For ardent fans of the Royal Family and even those with just a passing interest, nothing piques their excitement quite like a royal wedding. The lavish, almost otherworldly spectacles provide a fascinating distraction from the humdrum of everyday life.
The wedding of Queen Victoria and Prince Albert in 1840 drew massive crowds and was especially influential for one particular reason. Victoria chose a simple white silk dress for the ceremony rather than the sumptuous colours that were the convention of the time. Her choice was immediately adopted and the popularity of the quintessential white wedding dress has endured ever since.
Taking place during the post-war rationing era in 1947, the wedding of the future Queen Elizabeth II and Prince Philip provided a unique challenge in regards to the dress. The British government allowed Elizabeth 200 extra clothing coupons to construct the Chinese silk dress, adorned with crystals and 10,000 seed pearls.
The wedding of Prince Charles and Princess Diana in 1981 has gone down as the most watched in history, with a UK television audience of 28 million and an estimated 750 million worldwide. Some 600,000 people lined the procession route and as Diana emerged from her glass coach outside St Paul’s Cathedral, the world caught sight of one of the most famous bridal dresses in history.
Diana personally chose David and Elizabeth Emmanuel to design the dress crafted from woven silk taffeta. The standout features included a 25ft sequin-encrusted train – 5ft longer than the previous longest – and a fitted bodice frilled with panels of antique Carrickmacross lace previously owned by Queen Mary. Further aspects of Princess Diana’s life can be found in this Princess Diana documentary.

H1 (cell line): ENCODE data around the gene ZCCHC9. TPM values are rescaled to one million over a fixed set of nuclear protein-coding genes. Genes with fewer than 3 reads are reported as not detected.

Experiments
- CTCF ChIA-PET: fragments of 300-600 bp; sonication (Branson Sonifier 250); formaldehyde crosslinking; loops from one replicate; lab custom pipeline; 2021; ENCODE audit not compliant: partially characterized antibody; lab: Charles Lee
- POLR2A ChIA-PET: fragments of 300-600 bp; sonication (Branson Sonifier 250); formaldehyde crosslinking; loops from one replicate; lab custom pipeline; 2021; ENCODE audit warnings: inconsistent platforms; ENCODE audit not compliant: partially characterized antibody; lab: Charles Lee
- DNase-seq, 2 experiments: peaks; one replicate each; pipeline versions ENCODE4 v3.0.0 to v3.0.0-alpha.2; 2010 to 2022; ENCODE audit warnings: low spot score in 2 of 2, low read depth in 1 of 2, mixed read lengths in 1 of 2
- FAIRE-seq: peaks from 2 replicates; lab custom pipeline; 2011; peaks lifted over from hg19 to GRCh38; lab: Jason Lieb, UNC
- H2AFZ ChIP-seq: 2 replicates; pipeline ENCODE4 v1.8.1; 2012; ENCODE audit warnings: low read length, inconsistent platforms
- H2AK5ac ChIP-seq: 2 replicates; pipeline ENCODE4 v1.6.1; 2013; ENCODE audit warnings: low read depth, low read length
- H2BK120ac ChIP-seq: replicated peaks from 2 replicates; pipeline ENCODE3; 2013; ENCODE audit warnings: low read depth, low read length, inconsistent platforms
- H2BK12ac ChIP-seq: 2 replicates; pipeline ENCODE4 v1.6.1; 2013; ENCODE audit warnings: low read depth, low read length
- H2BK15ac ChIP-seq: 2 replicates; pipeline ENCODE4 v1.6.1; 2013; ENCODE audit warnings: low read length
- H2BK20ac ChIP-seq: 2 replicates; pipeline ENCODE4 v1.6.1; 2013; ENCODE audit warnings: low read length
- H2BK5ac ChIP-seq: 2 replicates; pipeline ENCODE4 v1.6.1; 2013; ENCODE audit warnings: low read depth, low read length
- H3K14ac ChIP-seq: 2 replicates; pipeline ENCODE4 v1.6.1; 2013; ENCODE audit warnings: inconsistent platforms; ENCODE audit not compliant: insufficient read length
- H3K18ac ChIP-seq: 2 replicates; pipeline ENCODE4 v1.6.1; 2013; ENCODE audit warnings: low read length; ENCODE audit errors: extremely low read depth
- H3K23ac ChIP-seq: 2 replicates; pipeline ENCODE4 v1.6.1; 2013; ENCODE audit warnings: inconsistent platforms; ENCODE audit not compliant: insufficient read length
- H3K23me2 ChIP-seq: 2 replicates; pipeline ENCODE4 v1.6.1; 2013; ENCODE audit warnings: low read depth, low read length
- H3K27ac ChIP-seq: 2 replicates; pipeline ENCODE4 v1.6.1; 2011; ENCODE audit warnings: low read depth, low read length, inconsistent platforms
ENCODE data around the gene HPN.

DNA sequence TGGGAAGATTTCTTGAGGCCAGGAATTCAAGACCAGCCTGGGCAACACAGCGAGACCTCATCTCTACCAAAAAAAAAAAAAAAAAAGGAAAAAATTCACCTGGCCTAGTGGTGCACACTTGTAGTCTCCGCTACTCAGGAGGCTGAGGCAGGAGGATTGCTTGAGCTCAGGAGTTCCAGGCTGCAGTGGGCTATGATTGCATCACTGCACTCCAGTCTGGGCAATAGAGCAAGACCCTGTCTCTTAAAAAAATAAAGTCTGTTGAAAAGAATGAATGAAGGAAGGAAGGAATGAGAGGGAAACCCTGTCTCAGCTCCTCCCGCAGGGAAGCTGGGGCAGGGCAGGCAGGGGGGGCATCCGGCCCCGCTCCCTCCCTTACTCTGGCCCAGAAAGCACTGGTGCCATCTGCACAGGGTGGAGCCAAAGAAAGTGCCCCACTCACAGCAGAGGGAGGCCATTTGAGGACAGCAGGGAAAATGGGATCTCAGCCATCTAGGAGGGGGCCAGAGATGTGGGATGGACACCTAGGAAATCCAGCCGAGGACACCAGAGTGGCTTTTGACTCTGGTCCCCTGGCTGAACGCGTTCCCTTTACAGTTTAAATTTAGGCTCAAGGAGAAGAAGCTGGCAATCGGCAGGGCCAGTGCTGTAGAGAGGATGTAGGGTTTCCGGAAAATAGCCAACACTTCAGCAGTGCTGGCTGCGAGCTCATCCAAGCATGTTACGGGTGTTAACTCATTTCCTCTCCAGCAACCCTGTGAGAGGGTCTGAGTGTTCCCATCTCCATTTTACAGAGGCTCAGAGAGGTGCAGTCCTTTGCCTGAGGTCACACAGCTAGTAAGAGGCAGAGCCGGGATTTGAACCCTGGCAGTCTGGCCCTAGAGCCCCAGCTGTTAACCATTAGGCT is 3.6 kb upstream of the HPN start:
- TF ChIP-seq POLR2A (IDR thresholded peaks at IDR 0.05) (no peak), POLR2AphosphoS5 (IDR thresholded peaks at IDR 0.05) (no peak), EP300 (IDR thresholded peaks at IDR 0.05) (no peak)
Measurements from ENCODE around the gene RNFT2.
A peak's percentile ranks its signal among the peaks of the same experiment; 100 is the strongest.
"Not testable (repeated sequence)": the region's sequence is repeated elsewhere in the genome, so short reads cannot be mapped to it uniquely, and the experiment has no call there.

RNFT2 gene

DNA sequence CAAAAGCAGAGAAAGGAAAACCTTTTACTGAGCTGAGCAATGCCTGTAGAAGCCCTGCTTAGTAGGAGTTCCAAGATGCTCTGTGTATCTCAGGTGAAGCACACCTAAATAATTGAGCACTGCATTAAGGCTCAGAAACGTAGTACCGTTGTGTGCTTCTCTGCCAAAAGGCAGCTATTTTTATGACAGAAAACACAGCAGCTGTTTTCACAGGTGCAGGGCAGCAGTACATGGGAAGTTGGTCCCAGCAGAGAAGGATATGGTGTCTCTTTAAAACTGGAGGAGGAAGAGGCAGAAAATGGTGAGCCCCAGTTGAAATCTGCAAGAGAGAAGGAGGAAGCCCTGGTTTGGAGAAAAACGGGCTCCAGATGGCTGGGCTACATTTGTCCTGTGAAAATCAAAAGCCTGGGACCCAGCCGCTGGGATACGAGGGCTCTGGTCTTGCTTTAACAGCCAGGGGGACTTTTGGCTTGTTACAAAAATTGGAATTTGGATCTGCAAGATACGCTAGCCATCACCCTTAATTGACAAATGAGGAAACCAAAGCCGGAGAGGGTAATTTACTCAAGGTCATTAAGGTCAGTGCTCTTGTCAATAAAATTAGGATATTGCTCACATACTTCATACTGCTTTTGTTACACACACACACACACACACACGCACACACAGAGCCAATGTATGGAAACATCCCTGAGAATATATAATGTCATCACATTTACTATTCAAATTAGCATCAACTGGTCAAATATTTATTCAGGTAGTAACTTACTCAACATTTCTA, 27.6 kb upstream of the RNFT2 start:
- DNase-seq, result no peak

Currently on display at Kensington Palace, public reaction at the time was overwhelmingly positive with countless imitations following in its wake. Very much a product of the bloated excess of the 1980’s, the prevailing trends for royal bridal dresses would gradually move towards a more pared-down approach.
This was demonstrated by the dress worn by Kate Middleton when she married Prince William at Westminster Abbey in 2011. Created by Sarah Burton at Alexander McQueen, Kate worked closely with the designer as she ‘wished for her dress to combine tradition and modernity with the artistic vision that characterizes Alexander McQueen’s work’, according to a statement from Kensington Palace.
The lace appliqué on the ivory satin dress was handmade by the Royal School of Needlework, based at Hampton Court Palace. The dress was likened in style to those worn by Queen Victoria and Queen Elizabeth II and went on display at Buckingham Palace just months after the wedding during the annual summer opening.
The trend for elegant simplicity continued with the gown worn by Meghan Markle when she married Prince Harry in 2018. She chose the British designer Claire Waight Keller, artistic director of Givenchy, who hoped to ‘convey modernity through sleek lines and sharp cuts’. The silk dress featured three-quarter-length sleeves and was devoid of lace or any other embellishments. These were saved for the veil with its embroidered flowers representing the countries of the Commonwealth, and the California poppy in honour of her home state.